Environmental Ethics And Literature

Green Shakespeare : The Ecology of Self in A Midsummer Night’s Dream

Professor Robert N. Watson, UCLA

Lillis Notes

• “ Scientist catalog zoo of bacteria inside our guts” by Seth …AP science writer
o Bacteria rules this planet and our bodies
o We are a walking colony of bacteria
• Journal of American scientists 2008
o Prof Robert Dorit
• “ each of us harbors approximately 10 bacterial cells for every one of our eukaryotic cells…”
o – Fairies are the microbes….
• “All images of nature were still present …
• Stephen Greenblat
• Demetrius “ come to his natural taste” still in the spell of the juice of the magic flower…
• Is love an idleness? A magic spell? Or just a common fact of adolescence?
• Erotic love is a possession, buries itself in the human heart
• Being loved = being drugged
o Actual physical difference
• Love involves a merchant phenomena
o “We might as well turn the names of compounds into the names of fairies”
• He noticed that human actions were not always applicable by human choice…
• “ The world we do not know but couldn’t live without”
• “All flesh is grass” becomes more then a metaphor in the play
o “Woo’d by this wood” (2.1.249)
• Hermia’s father Egeus (goat -man)
o Theseus fathered by combined sperm of aegeus and Poseidon
• Theseus was famous for battling the minotaur and centaurs
• Theseus: Now, fair Hippolyta our nuptial hour draws on apace…”
o “ The next thing then…” (2.1.176-82)
• Snakes molting their skin as a measure of instability
• It is an “orgy of life”
• For plants and humans a like can…
o what is shared may be stolen
• They are like parasites→ steal and consume the heart but may not be of their essence
• There is a crescendo of the ecosystem, a sweet thunder of all the scaled of nature, each under each.
• Pasiphae and Minatour
• Pride may be the deadliest of the suns→ an immune disorder, attacking all the parts of the human body

Kevin's Take

"The Ecology of Self in A Midsummer Night's Dream"

The lecture was preceded by a small speech from Professor Scott Newstok on how Rhodes is becoming “green.” A “green approach” represents a reflection on our relationship with the natural environment. He reminded us that our idea of “wilderness” means something radically different than what it did for Shakespeare. He concluded his introduction by noting that perhaps Shakespeare’s work reflects a turning point in environmental thought whose effects we still feel today.

Professor Watson then provided recent scientific scholarship on the biological human, Nature magazine claiming, “The human gut is a virtual zoo,” (Nature, March, 2010). Colonies of microorganisms ensure the proper functioning of our bodies, while decreased numbers of these normalizing microbes cause various diseases and more resilient infections. Thus, largely unseen species rule our bodies and our world. But the view of our bodies as “a series of linked and densely populated ecosystems” presents us as a microcosm of the natural world. Shakespeare’s fairies represent these microscopic organisms. A major premise in Prof. Watson’s argument, Shakespeare’s comedy can be seen as a possible mode of spreading this past environmental consciousness.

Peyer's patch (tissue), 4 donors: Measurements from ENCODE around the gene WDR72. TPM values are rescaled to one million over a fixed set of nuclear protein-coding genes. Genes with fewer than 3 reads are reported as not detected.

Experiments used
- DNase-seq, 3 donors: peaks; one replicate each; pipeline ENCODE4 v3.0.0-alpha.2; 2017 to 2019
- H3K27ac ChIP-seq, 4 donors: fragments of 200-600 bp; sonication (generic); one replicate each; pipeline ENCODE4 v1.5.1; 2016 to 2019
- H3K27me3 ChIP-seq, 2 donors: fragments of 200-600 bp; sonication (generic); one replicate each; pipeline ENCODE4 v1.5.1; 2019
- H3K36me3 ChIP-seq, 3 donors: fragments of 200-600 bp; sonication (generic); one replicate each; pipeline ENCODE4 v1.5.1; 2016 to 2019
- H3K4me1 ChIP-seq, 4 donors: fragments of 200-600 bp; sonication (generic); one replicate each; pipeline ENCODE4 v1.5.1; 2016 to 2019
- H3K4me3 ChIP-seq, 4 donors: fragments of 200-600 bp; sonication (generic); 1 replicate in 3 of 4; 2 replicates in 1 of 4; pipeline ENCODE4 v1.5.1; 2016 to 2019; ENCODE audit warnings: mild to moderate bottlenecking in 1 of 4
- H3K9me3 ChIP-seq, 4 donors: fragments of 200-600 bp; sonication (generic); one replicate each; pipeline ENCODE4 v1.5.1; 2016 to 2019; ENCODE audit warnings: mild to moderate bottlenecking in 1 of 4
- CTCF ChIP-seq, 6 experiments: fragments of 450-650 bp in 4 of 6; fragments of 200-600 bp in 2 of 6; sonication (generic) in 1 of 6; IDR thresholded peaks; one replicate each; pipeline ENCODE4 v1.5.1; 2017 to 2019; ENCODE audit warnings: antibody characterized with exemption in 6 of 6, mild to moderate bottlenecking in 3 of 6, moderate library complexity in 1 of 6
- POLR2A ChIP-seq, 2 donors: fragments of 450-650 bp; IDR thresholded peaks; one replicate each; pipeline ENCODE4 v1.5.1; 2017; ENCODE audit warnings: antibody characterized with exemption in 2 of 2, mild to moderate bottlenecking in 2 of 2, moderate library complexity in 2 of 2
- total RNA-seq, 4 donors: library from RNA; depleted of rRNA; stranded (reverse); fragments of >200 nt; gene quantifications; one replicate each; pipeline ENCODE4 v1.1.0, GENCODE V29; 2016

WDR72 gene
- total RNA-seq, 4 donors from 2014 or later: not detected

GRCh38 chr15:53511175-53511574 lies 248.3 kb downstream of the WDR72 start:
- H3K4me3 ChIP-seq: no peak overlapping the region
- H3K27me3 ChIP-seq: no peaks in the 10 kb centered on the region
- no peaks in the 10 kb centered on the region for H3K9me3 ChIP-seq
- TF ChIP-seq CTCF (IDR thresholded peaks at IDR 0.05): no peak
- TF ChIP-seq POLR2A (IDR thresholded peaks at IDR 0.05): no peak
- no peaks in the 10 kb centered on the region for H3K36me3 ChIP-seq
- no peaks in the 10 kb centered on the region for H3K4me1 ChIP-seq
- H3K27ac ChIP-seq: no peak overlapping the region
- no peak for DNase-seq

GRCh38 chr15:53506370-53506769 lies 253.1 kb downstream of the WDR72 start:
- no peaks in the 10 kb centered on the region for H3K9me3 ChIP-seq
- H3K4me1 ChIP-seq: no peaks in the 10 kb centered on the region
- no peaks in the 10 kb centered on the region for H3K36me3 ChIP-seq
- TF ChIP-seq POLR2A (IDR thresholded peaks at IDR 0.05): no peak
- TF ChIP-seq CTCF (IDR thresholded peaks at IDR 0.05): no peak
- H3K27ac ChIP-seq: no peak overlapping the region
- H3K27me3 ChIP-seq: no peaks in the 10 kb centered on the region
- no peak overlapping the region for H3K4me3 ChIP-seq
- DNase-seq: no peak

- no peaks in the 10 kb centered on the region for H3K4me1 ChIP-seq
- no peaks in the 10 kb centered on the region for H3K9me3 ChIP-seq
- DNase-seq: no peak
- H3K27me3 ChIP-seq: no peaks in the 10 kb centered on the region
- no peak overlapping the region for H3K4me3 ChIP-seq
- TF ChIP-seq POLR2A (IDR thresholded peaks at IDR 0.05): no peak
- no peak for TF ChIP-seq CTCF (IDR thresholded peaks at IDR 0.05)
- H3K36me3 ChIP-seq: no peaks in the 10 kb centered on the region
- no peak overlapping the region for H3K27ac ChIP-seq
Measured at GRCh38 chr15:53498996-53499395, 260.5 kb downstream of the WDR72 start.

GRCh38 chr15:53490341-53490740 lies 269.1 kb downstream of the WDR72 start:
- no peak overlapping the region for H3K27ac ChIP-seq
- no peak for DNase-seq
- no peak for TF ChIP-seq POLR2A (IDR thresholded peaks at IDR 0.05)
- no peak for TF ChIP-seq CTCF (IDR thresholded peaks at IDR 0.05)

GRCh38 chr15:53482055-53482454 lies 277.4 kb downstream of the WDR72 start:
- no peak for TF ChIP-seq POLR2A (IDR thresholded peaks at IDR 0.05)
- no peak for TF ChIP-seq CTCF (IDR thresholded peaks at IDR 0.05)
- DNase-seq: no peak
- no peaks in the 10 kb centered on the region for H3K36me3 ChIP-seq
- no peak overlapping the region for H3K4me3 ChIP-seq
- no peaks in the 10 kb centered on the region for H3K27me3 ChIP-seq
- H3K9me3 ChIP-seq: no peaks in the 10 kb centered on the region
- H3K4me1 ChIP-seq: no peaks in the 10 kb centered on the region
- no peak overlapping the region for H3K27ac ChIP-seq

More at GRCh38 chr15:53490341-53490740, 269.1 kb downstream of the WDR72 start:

Comparable to a scientific view of our bodies, Prof. Watson characterizes environmentalism as a belief in unseen natural forces. Concomitantly, Shakespeare appears as a skeptic for the ideally autonomous self, recognizing our necessary interrelatedness with those forces of the natural world. As we are not disembodied minds, our animality as embodiment must be dealt with in either constructive or destructive ways. In A Midsummer Night’s Dream, Shakespeare presents sexual choice as an example of our battle with natural, determinate forces and the incoherence of conceiving ourselves as wholly autonomous beings; our bodies bear a physical relation to other bodies in a biological naturalness. Love is another example of unseen natural forces, along with our various desires, and the problems of love are seen as similar to the problems of parasites. Thus, the magic of fairies constitutes a pre-scientific approach toward understanding unexplained natural processes.

Dr. Watson points to humans as interwoven rungs of the chain of being; similar to other natural entities, humans change upon entrance into new natural environments. In terms of constructing a viable environmental ethic, Shakespeare suggests the way toward a constructive middle ground between rigid, essentialist ideas of the self and losing oneself into animality in “nature.” From this point, Dr. Watson explored various forms of hybrid species illustrated in A Midsummer Night’s Dream. Men become fauna and women flora, while the popular conception of the “rude mechanicals,” the underclass of laborers, as between man and animal is universalized for all humanity. This idea transgresses a forbidden recognition of humans’ naturalness found in both the popular opinion and philosophical discourse of the time. Such recognition found credence as well as damaged human narcissism further through the Darwinian message, centuries later.

“All wrapped up in the warp and the woof,” a weaving metaphor for the structure of one’s life, signifies human existence as being necessarily of two worlds. The liberation of domesticated animals is as impossible as the liberation of humans from nature. As generations of domesticity have left their mark upon otherwise wild animal species, humans are bound to physical bodies bearing animality and some relation to nature. Ecological imperatives shift through disciplines, but too many philosophers have claimed that “to be is to be one,” separating humans theoretically from necessary interconnectedness with their environments and the colonies of life forms within. The theoretical boundaries of discrete individuals are fearful constructions. Dr. Watson believes that a way around these culturally dominant modes of environmental consciousness is to study the literature of the past, reviving preexisting conceptions of relating to nature. Displacing “biophobia” then becomes a matter of acknowledging human pride as an immunological problem leading to the unhealth of both the human and the environment.

A “round table” discussion followed Dr. Watson’s lecture, with several “eco-critical Shakespeareans,” responding to questions of “eco-phobia.”
1.) Interested in Shakespearean representations of the English landscape, the first commentator spent years travelling aboard a ship and found humans’ effects upon the ocean to be deplorable: plastic detritus, micro-plastics covering the surface in many places, the Texas-size plastic field in the Pacific Ocean, etc. We’ve viewed the oceans as timeless, eternal, unchanging, but it hasn’t been so since the emergence of humans on the scene.
2.) The second commentator approaches Shakespeare by studying sylvan ecotourism as pertaining to Shakespearean theater troupes. Often these concerns lead to preservation of nature over the ways of life of woods workers. This dichotomy reflects objections raised by Holmes Rolston III in his article, “Feeding People versus Saving Nature?” The obvious question eventually arose, “What does studying Shakespeare contribute to environmental criticism?” The most mundane answer is that through reading, writing, and teaching more, we consume much less and contribute to reducing our size and, thus, ecological impact.